Putting numbers behind assumptions

The brand uses survey data to identify 380,600 respondents globally who say they’ve purchased coffee in the last month. They then segment by region.

Using the universe weighting, the survey data expands the sample of coffee drinkers in each region to to give an estimate of the number of actual population who purchased coffee in that area: 

  • 160m people in China (14.6% of the population)
  • 108m in the USA (10%)
  • 88m in India (12%)
  • 52m in Indonesia (5%)

China appears to have the highest number of regular coffee buyers, with the U.S., India and Indonesia also showing potential. 

Having identified coffee’s overall popularity by region, the brand then assesses the costs of setting up a business in each of the countries, identifying India as the best opportunity.

Getting a true view of demand

Now they need to ensure there’s a demand for the online purchase of coffee in India. 

Using the universe weighting, they find that 26.3m consumers in India have bought coffee online in the last month, and they’re 12% more likely than the average online consumer to do so.

But before taking any further action, because they specialize in Brazilian coffee, they want to ensure there’s a demand for it.

Carrying out a custom survey into coffee drinkers in India, they reveal that the most popular types are: 

  • Colombian (25%)
  • Brazilian (22%)
  • Ethiopian (10%)
  • Kenyan (5%) 

Brazilian coffee shows to be the second most popular coffee type in India, following closely behind Colombian, with 22% of coffee drinkers in the area preferring to purchase coffee from this region.

The custom survey also reveals the most popular brands in the region, the current spend, consumer loyalty and their openness to switch brands.

Through their market sizing analysis, the brand can guarantee that there’s a significant opportunity in expanding into India, and by introducing Colombian and Ethiopian coffee into their range, they can widen their potential market further.

Case study: signing a global partner with market sizing

Blizzard Entertainment is a leader in entertainment software development and one of the most popular and well-respected makers of computer games. 

Commercialization is one of their main focuses, and a large part of that is driving partnerships. To do this, the brand has to craft compelling narratives with data to showcase Blizzard and its esports audience are worth the investment.

The challenge

A lack of global insight.

For sales teams looking to close a deal, they need to tell a story that stands out and is supported by hard data.

When an opportunity arose with a leading U.S.-based snack brand, they needed to prove their esports audience had a shared interest in purchasing the snack. But they were missing that global view.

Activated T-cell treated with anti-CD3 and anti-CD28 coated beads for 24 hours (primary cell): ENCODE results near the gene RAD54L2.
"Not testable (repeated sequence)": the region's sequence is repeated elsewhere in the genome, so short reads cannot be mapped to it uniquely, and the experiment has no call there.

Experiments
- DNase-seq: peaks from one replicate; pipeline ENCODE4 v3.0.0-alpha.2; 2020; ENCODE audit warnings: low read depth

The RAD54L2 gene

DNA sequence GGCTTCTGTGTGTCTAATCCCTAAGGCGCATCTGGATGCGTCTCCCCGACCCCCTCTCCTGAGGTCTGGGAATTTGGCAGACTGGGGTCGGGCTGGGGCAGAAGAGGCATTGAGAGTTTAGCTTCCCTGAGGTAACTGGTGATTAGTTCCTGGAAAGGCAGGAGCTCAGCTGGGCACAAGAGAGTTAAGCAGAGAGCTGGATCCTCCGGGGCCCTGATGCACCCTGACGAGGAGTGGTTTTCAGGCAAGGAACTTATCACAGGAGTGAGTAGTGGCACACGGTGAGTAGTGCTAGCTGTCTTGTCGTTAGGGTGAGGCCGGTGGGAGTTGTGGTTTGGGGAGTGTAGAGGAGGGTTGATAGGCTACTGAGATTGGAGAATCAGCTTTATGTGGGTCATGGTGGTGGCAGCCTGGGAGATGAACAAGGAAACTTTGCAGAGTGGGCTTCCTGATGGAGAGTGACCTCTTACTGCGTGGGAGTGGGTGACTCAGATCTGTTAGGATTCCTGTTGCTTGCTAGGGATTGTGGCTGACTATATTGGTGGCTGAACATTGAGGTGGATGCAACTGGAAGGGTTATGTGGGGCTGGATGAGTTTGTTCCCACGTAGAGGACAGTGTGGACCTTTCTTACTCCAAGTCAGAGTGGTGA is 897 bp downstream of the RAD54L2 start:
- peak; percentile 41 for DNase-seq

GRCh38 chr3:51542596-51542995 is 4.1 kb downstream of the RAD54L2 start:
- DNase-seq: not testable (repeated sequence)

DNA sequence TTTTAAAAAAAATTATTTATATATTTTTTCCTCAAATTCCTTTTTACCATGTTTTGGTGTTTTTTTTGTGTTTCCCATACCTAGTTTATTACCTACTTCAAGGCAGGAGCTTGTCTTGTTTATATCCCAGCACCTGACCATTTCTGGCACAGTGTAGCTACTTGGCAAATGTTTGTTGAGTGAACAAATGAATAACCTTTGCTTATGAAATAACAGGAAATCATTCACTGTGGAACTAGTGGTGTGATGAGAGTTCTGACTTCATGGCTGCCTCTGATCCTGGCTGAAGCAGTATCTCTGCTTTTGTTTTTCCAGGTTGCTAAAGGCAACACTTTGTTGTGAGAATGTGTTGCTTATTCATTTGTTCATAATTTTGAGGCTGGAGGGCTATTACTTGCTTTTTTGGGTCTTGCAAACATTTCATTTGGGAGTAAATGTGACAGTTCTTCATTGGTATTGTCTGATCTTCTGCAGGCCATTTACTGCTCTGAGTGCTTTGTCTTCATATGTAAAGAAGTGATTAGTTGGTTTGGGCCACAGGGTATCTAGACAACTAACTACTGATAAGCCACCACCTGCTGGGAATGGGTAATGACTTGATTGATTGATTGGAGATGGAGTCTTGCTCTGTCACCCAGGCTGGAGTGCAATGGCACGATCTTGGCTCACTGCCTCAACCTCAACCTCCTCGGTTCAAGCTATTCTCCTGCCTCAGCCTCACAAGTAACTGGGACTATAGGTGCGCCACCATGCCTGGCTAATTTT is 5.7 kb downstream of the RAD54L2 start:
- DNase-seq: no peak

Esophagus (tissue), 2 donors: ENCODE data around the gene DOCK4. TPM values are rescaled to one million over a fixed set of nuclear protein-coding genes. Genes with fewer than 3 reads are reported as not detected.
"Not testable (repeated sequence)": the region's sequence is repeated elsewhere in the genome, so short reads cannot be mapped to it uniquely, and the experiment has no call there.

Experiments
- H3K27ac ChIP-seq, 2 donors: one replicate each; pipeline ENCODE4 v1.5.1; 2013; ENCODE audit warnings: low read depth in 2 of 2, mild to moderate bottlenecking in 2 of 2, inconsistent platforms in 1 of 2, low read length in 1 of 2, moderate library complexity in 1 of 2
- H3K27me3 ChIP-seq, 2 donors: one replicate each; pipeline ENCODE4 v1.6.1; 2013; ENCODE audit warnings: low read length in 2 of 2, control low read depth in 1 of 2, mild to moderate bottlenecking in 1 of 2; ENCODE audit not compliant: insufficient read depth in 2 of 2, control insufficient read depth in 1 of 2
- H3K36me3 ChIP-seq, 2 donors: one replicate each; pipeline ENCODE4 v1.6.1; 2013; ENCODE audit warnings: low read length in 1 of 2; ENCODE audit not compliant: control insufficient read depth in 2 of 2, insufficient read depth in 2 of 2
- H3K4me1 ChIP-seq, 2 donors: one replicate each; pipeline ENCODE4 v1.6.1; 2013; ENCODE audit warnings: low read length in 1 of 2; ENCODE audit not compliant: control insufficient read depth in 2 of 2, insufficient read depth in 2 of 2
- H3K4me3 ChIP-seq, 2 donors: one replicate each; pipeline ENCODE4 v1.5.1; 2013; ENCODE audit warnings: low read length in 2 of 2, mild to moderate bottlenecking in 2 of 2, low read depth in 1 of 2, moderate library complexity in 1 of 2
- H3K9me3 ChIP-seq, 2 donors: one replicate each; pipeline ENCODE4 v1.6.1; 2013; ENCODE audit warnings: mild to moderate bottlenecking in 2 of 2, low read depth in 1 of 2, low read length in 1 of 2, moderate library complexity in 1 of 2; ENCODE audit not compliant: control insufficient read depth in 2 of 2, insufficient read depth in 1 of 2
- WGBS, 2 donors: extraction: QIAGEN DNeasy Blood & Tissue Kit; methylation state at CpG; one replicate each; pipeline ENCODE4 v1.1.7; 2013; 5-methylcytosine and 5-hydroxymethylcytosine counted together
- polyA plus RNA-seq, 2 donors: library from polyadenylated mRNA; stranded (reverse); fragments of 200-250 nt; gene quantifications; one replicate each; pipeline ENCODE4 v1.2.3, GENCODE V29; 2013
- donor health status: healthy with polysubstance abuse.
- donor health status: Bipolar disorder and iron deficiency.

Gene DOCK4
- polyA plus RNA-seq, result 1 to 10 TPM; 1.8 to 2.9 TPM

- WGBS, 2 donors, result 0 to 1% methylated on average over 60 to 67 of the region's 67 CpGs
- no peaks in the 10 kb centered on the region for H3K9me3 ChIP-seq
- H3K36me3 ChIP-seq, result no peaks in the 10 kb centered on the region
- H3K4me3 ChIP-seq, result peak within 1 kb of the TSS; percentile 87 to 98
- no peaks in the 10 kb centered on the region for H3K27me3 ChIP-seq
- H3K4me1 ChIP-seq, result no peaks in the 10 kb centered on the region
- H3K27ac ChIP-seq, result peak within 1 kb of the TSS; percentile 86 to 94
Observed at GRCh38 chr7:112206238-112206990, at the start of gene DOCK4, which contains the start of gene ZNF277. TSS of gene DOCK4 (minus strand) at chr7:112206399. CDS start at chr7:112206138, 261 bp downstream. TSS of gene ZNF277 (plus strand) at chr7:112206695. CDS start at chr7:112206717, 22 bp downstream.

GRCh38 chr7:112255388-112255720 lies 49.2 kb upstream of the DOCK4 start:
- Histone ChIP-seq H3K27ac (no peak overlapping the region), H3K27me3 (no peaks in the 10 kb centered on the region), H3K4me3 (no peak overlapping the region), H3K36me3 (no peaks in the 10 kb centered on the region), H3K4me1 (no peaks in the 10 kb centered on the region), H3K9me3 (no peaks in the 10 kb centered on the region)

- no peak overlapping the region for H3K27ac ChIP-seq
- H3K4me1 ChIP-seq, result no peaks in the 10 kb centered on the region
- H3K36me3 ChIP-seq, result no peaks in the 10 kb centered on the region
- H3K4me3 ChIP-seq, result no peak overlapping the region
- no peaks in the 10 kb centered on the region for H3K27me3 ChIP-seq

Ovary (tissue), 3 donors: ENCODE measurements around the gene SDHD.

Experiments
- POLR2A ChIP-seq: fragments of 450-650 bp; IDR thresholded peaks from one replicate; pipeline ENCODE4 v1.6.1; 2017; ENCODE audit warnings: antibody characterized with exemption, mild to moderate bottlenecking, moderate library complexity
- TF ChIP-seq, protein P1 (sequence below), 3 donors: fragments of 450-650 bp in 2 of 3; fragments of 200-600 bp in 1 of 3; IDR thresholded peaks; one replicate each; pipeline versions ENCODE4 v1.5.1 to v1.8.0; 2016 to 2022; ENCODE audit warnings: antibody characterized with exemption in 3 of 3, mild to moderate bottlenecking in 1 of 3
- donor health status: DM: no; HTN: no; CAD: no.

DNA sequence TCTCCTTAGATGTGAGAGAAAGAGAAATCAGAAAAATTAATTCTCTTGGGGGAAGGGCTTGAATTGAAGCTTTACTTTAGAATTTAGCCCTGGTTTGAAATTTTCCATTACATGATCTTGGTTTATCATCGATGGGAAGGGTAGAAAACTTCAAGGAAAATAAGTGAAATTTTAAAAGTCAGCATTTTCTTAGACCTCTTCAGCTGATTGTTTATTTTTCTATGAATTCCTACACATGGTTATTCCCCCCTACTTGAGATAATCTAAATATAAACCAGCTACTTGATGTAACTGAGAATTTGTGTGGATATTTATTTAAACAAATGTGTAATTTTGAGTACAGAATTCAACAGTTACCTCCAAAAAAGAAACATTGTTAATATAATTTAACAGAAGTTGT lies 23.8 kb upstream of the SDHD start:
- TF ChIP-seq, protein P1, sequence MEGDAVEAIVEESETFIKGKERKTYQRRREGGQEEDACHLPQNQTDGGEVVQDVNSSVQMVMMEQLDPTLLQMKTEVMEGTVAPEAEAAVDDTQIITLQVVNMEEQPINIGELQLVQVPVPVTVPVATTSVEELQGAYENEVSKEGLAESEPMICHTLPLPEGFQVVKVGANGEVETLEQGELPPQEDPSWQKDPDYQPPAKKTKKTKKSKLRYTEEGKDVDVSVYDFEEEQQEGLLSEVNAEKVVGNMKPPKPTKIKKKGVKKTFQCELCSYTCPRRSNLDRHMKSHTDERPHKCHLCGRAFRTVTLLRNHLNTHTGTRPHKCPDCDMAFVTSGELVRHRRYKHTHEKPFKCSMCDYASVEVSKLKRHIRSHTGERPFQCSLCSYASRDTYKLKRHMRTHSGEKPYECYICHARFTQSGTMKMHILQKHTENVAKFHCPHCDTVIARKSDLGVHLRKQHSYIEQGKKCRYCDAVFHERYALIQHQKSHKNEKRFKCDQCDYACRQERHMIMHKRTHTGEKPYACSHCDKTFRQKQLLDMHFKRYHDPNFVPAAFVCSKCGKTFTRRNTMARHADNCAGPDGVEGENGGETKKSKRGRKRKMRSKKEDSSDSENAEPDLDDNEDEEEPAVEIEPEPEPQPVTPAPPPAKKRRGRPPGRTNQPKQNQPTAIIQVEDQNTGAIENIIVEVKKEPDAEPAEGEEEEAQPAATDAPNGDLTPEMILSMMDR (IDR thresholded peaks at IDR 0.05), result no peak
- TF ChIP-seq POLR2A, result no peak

The action

Revealing the market potential.

Alan Lan, Strategy & Analytics Manager, AB Esports at Blizzard, explains they set to work leveraging GlobalWebIndex data to reveal how esports fans across key markets really felt about the snack brand.

Here’s what they did: 

Graphic showing how Blizzard used data to reveal market size

“The data on purchase intent and consideration is especially valuable. It proves we’re never making assumptions – our recommendations are based on fact, ” Alan explains.

The result

Signing a global partner.

Using this data, they found:

Graphic showing how Blizzard found market size

Blizzard showcased the true market potential of the partnership, offering quantifiable proof it was worth a long-term investment.

Once the team had proven to the brand how valuable their audience was, a sponsorship deal was signed for the latter half of their prominent Overwatch League.

The leading brand also signed a multi-year partnership with them, and Blizzard are looking forward to even further growth.

Key takeaways

Market sizing has a number of benefits for any business, both starting out and expanding. Carrying out a trusted analysis involves the following: 

  • Get a broad understanding of who your audience is and the trends in a particular market using the latest reports. 
  • Assess the demand for your product or service in the market.
  • Build out your audiences in detail to ensure you know exactly who to pursue, which channels to reach them on, and who to ignore. 
  • Use a data source that provides instant answers – quantifying the number of your audience present, both globally, and in specific markets.

Whether you’re looking to launch a new brand or product, assess the current landscape, or expand into new areas, you need to quantify exactly who you’re targeting to make decisions with confidence.